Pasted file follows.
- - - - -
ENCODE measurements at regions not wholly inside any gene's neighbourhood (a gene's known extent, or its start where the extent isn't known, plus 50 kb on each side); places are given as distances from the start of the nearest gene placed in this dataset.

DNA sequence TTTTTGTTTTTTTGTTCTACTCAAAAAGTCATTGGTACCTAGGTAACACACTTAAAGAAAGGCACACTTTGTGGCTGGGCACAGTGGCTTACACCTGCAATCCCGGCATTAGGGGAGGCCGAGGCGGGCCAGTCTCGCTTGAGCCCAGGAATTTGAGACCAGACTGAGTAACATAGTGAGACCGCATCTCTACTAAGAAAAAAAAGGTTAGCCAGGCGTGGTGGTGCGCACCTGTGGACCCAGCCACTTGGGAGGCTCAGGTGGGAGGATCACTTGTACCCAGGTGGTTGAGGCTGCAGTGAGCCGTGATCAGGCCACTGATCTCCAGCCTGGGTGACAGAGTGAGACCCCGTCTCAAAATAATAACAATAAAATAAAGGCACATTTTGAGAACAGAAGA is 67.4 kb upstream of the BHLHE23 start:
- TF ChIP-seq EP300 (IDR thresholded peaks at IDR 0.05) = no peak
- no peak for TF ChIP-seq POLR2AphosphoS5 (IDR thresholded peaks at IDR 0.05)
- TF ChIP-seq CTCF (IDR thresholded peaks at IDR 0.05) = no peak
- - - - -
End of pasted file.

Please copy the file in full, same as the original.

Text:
ENCODE measurements at regions not wholly inside any gene's neighbourhood (a gene's known extent, or its start where the extent isn't known, plus 50 kb on each side); places are given as distances from the start of the nearest gene placed in this dataset.

DNA sequence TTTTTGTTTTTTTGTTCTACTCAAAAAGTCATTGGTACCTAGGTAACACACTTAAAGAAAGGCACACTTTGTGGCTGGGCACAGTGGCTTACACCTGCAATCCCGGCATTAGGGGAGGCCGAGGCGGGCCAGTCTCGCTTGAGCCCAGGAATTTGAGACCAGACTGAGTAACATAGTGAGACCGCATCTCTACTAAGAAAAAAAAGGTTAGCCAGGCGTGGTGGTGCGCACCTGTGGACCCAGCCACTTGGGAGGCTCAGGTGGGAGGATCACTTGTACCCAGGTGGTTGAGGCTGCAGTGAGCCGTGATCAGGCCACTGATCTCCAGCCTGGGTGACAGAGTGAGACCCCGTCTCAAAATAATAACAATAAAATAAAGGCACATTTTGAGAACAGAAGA is 67.4 kb upstream of the BHLHE23 start:
- TF ChIP-seq EP300 (IDR thresholded peaks at IDR 0.05) = no peak
- no peak for TF ChIP-seq POLR2AphosphoS5 (IDR thresholded peaks at IDR 0.05)
- TF ChIP-seq CTCF (IDR thresholded peaks at IDR 0.05) = no peak